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It’s Pro-Choice, Not Pro-Abortion

<iting this article, I’m a little afraid. I’ve always been sure of my beliefs, but I don’t want them to be misconstrued. However, the topic I will be discussing in this article is something I feel very strongly about, and I feel as if I lend a unique voice to this topic.

I want to start by saying that I am pro-choice, however this doesn’t mean that I’m a radical concerning the topic. When I was on Facebook the other day I came across the video of Emily Letts’ abortion. I didn’t have any problem with the video; it wasn’t graphic and it shed light on a topic that is still incredibly taboo. So you can image my disappointment when I read Letts’ interview in Cosmopolitan titled “Why I Filmed My Abortion.” A few things she said I agreed with. I liked how she discussed how, “our society breeds this guilt” about abortions, and how this guilty is toxic, but she also said some things that I found offensive. When discussing the procedure she said, “I remember breathing and humming through it like I was giving birth. I know that sounds weird, but to me, this was as birth-like as it could be. It will always be a special memory for me. I still have my sonogram, and if my apartment were to catch fire, it would be the first thing I’d grab.” This entire statement made me so mad, and I can tell you exactly why that is.

First, I believe that women are entitled to feel anyway they want to concerning their own abortions, but since Letts’ is now becoming a face for the pro-choice movement, her story is being lauded as what should be the norm. Her “positive abortion story” in my opinion alienates those women like me who would have an abortion if they were to accidently get pregnant, but would have an incredibly difficult time making that decision. I think this goes against her point about stopping the guilt, but women have the right to feel however they want about their own abortions. Yes, if society is making you feel guilty that is a problem, but I would feel guilty for moral reasons. I would feel guilty because having to make the decision of terminating my pregnancy would put me in a difficult position. I would know that it would be the right decision for me, but it still wouldn’t be a positive experience. In the long-run I would know that I would be making the responsible decision for myself, but in the short-term dealing with the fact that I could have been a mother would be incredibly emotional.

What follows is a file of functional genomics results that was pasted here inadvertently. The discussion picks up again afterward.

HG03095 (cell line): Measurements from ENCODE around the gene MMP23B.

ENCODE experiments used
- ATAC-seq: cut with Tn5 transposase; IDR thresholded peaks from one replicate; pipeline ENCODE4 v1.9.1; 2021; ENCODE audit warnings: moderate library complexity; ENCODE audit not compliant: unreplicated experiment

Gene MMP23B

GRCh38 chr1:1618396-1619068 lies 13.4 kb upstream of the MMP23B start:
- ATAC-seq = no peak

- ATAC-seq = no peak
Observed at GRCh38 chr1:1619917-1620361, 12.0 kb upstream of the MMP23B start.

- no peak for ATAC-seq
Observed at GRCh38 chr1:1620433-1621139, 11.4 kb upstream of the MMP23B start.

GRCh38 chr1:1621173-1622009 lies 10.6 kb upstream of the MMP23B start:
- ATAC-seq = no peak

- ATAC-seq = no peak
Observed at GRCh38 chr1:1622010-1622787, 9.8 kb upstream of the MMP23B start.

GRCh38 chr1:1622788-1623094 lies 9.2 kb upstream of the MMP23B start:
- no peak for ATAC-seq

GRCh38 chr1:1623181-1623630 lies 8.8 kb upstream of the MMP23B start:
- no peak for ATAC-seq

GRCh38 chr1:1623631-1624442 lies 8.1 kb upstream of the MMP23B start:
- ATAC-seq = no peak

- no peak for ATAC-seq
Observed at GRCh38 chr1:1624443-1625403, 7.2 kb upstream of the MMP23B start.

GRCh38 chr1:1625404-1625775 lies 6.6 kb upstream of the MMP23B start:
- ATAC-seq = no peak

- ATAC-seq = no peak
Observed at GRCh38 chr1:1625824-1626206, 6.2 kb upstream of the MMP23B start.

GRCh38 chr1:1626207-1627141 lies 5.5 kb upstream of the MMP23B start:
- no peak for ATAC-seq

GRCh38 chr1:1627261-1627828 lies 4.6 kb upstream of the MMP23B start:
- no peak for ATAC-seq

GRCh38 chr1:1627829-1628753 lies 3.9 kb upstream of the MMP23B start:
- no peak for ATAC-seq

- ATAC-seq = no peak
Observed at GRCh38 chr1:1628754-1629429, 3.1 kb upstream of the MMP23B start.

Letts’ has the right to make her abortion story a positive one, but by doing so she is fueling right-wing evangelical extremism. The fact that she compares her abortion to childbirth will fuel the pro-life movement. While doing some more research about reactions to Letts’ video, I found that the pro-life movement is using her video to their advantage. In the article in the National Review Online titled, “I Still Want to See and Abortion Video” the author states, “if there were no title to the video and no sound, you could easily have concluded Letts was getting a bee sting removed from a very unfortunate area. For all of her talk about “sharing her story” and “removing the stigma,” Letts managed to whitewash the issue, as the Left is so good at doing, and produce a PG-rated, three-minute commercial for herself.” Now this statement made me very angry, but while watching this video I knew that it could be misconstrued in this way. I knew that pro-lifers would see her as being cavalier about the matter, and to be honest, I saw her as being cavalier about the matter as well. I’m sure that wasn’t her intention, but her video and her interviews about it afterwards were basically feeding into every stereotype pro-lifers have about pro-choicers; that they are lazy, use abortion as birth control, and are blasé about abortions. These are all incredibly unfair assumptions, but we have to understand that there are extremists in every debate and it does not do well to fuel their fire. It makes it seem that pro-choicers are pro-abortion, which isn’t what the pro-choice movement is about.

I understand that Emily Letts’ is an abortion counselor and that she has more expert knowledge than me about this subject. However, I believe in the moderate approach that Hillary Clinton advocates where abortion is “safe, legal, and very rare.” I believe that a moderate approach must be taken with such contentious issues such as abortion. I know that often moderation doesn’t cause progress, but abortion is an issue that will always have extremists. Thus, it should be dealt with delicately.

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